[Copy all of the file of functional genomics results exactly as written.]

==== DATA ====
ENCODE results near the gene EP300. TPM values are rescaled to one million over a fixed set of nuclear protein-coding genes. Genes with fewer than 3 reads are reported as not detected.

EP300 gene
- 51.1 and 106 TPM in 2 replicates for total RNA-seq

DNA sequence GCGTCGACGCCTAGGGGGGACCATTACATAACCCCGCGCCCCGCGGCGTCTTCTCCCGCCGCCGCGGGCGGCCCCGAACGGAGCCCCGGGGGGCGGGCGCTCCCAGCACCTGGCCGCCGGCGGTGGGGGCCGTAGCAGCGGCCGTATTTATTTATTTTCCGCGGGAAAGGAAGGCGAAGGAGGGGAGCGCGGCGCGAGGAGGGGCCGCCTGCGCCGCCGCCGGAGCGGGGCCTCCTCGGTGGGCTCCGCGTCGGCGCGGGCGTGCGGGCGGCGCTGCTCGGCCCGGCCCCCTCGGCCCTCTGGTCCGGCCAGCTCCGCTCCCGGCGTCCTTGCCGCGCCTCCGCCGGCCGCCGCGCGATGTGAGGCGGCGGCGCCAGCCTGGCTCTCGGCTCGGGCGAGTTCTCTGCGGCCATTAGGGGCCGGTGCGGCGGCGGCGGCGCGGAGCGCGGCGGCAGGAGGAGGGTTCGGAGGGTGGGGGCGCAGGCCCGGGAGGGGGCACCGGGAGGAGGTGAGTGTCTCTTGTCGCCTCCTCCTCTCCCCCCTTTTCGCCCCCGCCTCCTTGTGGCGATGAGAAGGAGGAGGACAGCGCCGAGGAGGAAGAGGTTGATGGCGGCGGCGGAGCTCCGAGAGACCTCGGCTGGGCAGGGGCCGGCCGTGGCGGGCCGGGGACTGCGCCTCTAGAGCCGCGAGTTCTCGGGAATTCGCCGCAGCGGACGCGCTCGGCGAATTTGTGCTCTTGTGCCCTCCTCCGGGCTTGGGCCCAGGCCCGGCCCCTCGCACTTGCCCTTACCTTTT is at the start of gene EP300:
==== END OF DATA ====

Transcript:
ENCODE results near the gene EP300. TPM values are rescaled to one million over a fixed set of nuclear protein-coding genes. Genes with fewer than 3 reads are reported as not detected.

EP300 gene
- 51.1 and 106 TPM in 2 replicates for total RNA-seq

DNA sequence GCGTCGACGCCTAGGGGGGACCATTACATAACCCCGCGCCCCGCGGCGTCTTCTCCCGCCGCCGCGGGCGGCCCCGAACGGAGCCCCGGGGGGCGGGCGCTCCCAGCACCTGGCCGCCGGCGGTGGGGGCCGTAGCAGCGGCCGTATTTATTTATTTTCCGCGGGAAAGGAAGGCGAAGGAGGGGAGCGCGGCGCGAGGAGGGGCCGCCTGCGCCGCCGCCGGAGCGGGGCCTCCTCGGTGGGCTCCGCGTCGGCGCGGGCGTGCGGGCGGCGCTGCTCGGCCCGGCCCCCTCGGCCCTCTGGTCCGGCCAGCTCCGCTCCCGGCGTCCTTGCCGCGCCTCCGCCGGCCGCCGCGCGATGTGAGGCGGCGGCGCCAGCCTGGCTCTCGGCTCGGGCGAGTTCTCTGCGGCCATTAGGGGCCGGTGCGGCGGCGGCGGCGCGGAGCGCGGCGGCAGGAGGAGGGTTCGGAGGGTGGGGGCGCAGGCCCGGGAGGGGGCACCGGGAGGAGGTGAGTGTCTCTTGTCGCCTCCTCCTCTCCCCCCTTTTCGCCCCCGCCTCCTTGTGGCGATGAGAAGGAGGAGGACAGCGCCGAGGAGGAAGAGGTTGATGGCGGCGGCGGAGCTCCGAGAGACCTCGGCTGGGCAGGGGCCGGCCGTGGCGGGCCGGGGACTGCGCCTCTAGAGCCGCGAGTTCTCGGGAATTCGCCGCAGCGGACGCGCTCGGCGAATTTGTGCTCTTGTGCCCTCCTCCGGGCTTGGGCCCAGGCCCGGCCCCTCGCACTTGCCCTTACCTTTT is at the start of gene EP300: